Though it is difficult to determine the exact establishment date, from an inscription dated 1726 found on the outer box of a Raden designed lacquer-ware confectionery box, we can estimated that by the mid-Edo period the store was already in business. It has continued 15 generations to its current family head, and nearly 300 years since its establishment. In recent years, historical document of “Genroku-ki” were found in a Kura (storehouse), one of the oldest dated, 3rd year of Genroku, but on another dated 1695 (8th year of Genroku), the name “Kagizen” can be discerned along with the address “Nawate Shijo Agaru”. With further investigation, it may be possible that the establishment date may be traced back to an even earlier date.
The origin of the name, ”Kagizen Yoshifusa” still cannot be confirmed accurately. As the family head held the name “zen” for generations, in time they were called “Kagiya no Zen” (Zen of the Kagi-store), and eventually from a certain time became to be known by the two character name “Kagi-zen”. And further in time, “Yoshifusa” was added to form the name we known today as “Kagizen Yoshifusa”.
Incidentally, the “Kyogashi”(Kyoto’s confectionery) we have today has its origins established in the Edo period. With the advent of “Kyogashi”, the history of Kagizen started.
Upon its establishment the store held its site at the address, Nawate Shijo Agaru, but with the expansion of Shijo-street the store moved to its current location.
The site of the store during the Meiji-period can be seen in the booklet called “Miyako no Sakigake”. This shopping guide booklet of Kyoto was published in 1883, presenting in a wide range, shops for clothing, food, and daily necessities. “Kagizen” is introduced on a copper plated print, and on paper in large print “Okashi Dokoro”, “Omushikashi Dokoro”, and displayed in a large step-showcase in the store. Confectioneries were delivered to the numerous temples and tea houses including the characteristic areas of Monzen-machi where Yasaka-shrine is located.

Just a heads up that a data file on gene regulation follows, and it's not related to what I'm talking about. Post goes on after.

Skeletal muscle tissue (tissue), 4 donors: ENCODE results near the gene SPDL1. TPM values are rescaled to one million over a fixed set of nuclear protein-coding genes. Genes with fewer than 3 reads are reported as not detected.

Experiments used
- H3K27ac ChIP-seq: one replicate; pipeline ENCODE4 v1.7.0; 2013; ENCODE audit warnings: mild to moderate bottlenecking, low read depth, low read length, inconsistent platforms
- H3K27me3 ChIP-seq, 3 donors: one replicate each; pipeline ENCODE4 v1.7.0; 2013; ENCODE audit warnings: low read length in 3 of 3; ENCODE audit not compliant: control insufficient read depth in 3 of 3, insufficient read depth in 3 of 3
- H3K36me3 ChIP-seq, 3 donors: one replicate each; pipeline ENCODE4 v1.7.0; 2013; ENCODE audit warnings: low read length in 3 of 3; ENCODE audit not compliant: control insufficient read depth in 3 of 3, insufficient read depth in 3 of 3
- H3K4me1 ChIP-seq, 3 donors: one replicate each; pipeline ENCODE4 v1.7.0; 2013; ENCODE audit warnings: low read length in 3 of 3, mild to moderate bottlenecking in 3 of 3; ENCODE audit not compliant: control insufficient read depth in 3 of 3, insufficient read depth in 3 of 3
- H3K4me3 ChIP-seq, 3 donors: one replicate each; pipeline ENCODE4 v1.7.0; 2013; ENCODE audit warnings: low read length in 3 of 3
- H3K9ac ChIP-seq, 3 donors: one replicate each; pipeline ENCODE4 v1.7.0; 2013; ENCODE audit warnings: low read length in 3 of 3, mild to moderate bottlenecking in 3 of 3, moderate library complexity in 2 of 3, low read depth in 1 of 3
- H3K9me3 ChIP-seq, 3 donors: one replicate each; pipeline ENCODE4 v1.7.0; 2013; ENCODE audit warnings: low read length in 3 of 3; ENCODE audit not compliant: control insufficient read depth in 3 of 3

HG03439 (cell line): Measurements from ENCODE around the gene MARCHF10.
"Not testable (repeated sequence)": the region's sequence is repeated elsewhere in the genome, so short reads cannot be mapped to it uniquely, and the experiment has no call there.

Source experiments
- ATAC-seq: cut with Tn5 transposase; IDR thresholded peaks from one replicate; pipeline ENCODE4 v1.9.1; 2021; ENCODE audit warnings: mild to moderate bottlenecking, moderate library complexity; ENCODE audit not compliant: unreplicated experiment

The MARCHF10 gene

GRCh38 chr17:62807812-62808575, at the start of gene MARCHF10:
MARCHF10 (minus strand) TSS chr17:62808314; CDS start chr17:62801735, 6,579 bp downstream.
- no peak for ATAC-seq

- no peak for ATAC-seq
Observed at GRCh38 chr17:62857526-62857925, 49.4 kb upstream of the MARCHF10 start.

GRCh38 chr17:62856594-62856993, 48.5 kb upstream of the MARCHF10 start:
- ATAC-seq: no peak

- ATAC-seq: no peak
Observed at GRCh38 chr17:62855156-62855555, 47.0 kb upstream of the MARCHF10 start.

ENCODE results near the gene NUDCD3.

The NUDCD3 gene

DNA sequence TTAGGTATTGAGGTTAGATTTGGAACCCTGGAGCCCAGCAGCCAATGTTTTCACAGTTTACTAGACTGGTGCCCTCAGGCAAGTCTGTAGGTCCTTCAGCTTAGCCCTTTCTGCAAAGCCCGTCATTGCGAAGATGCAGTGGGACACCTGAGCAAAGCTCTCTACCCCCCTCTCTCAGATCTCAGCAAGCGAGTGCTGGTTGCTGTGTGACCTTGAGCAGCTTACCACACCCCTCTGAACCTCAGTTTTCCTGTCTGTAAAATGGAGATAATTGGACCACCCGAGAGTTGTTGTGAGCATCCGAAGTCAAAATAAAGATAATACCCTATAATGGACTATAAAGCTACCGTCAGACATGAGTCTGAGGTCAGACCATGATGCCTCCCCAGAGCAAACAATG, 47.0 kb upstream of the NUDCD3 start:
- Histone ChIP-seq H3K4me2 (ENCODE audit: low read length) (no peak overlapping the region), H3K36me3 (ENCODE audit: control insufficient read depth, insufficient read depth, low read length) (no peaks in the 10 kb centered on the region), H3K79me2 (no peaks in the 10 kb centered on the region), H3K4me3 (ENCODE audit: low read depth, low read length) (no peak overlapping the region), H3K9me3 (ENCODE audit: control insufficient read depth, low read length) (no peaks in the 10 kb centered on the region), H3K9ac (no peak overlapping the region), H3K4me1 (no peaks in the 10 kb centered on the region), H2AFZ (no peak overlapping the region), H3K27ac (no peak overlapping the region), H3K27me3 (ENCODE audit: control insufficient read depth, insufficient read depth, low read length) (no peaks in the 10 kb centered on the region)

The shop became considerably busy at the start of the Showa era. During this time in which folk handicrafts movement was popular, Zenzo, the 12th generation family head took interest in folk handicrafts and assigned Tatsuaki Kuroda, a wood craftsman and a central figure in the movement to design and furnish the store. At that time, Kagizen became a salon where in the evenings many artists, writers, researchers gathered.
However, in 1942 with the death of Zenzo and with the Pacific war intensifying, the store closed its doors for the time.
In 1955, around the time when the chaos of post war had settled, the store reopened its doors. As in former times, the confectioneries were delivered to the neighborhood restaurants, temples and shrines, but through word of mouth, “Kuzukiri” became popular as an after the meal dessert and was made available in the shop. Eventually the second floor of the shop was made available for customers to enjoy the sweets. Though falling short as being a coffee shop, this long narrow room where the apprentice and maidservants lived, by the 1970’s, any mention of Kuzukiri, it was Kaizen and customers from all over Japan gathered to the store.
In 1998, the store was completely remodeled to what we see today. With a curious turn of fate connecting with Tatsuaki Kuroda, the second shop opened in the vicinity of Kodaiji, and Kagizen now continues to maintain these two stores.
And at another location, one of Kagizen’s new shop has opened.
Elegantly situated along the alley of Gion-Machi south-side, a place where we can spend time in leisure. Opened on November of 2012, is the 「ZEN CAFE + Kagizen Gift Shop」. ZEN CAFE’s interior is stylishly fashionable and sophisticated, all pleasantly in harmony.
Found next to the desk made of solid Japanese zelkova, are chairs that are suited for both Japanese and European style. Peeking through the strikingly cut-out window, we find the garden, drawing our attention to nature. Blending nicely are the sculptural earthenware and bowls formed by the hands of young artists. In the same mind as Kagizen’s 12th generation owner in supporting young artists of that period, Kagizen aspires to resonate with young artists of today. As had been done with care, the wish now is for greater enrichment and abundance. Inclusively we find this essence of Kagizen.
Kagizen Gift Shop with mainly dried confectioneries, is a shop which allows us to enjoy confectioneries in our daily lives. ZEN CAFE has a slightly different taste and atmosphere, however with similar air of simplicity and finesse. The various goods and tableware used for serving sweets in the Cafe are now available for purchase.
Sitting diagonally opposite to 「ZEN CAFE + Kagizen Gift Shop」, you will also find Kagizen’s Gallery, “Ku Kagiya”. Not solely for exhibiting, but also uniquely existing as a cultural Salon, holding various events for the arts and crafts. With the Cafe, Shop and gallery operating together; if this would assist in richly cultivating Kyoto — that would be the humble wish of Kagizen.